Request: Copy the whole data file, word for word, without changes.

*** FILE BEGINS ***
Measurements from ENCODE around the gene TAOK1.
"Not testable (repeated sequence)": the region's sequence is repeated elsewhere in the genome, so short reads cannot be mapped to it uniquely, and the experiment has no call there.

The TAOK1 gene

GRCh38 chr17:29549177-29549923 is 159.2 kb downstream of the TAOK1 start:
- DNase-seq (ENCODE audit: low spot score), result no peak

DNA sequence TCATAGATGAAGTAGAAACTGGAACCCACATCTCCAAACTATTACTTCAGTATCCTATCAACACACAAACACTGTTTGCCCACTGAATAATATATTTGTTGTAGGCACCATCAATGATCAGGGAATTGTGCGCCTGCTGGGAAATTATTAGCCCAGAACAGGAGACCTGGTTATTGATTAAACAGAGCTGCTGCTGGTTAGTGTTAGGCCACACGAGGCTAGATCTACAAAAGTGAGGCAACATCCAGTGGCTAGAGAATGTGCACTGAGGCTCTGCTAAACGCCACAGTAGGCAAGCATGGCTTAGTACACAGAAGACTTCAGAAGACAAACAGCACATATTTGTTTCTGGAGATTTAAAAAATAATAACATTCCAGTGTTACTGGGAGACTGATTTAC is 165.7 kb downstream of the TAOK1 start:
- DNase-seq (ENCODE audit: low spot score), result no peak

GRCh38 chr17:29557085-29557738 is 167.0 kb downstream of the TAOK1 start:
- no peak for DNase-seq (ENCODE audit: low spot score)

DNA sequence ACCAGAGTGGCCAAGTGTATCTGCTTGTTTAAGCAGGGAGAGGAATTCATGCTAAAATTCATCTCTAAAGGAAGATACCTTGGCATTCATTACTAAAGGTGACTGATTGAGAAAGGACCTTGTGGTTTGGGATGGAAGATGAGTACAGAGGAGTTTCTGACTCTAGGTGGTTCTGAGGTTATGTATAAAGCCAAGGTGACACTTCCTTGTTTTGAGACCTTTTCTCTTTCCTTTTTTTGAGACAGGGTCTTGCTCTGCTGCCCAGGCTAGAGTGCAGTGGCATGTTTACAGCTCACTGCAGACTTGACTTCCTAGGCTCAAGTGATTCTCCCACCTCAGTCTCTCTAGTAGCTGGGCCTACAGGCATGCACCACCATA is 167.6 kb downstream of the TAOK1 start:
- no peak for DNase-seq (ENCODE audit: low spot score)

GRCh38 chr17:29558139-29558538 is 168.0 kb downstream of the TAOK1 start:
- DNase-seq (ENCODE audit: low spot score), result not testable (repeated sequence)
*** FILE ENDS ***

Measurements from ENCODE around the gene TAOK1.
"Not testable (repeated sequence)": the region's sequence is repeated elsewhere in the genome, so short reads cannot be mapped to it uniquely, and the experiment has no call there.

The TAOK1 gene

GRCh38 chr17:29549177-29549923 is 159.2 kb downstream of the TAOK1 start:
- DNase-seq (ENCODE audit: low spot score), result no peak

DNA sequence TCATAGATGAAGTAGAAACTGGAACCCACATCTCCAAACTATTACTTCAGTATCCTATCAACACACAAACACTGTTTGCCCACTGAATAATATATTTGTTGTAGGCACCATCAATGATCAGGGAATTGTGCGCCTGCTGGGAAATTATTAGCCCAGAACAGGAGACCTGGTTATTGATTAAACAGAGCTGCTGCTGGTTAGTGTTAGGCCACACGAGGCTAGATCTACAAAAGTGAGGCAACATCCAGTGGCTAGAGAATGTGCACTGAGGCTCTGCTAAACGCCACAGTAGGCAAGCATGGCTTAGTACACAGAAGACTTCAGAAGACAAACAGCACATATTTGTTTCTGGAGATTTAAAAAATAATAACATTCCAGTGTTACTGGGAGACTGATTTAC is 165.7 kb downstream of the TAOK1 start:
- DNase-seq (ENCODE audit: low spot score), result no peak

GRCh38 chr17:29557085-29557738 is 167.0 kb downstream of the TAOK1 start:
- no peak for DNase-seq (ENCODE audit: low spot score)

DNA sequence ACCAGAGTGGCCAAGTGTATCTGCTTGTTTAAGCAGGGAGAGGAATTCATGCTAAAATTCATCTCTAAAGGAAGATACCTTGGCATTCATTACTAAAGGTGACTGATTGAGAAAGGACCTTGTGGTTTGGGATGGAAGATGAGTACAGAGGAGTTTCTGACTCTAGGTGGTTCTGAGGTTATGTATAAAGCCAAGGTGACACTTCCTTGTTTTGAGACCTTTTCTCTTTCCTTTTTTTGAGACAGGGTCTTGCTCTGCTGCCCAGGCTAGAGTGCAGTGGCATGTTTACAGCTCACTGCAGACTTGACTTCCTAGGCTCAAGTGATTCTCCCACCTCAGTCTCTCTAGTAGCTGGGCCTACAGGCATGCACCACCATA is 167.6 kb downstream of the TAOK1 start:
- no peak for DNase-seq (ENCODE audit: low spot score)

GRCh38 chr17:29558139-29558538 is 168.0 kb downstream of the TAOK1 start:
- DNase-seq (ENCODE audit: low spot score), result not testable (repeated sequence)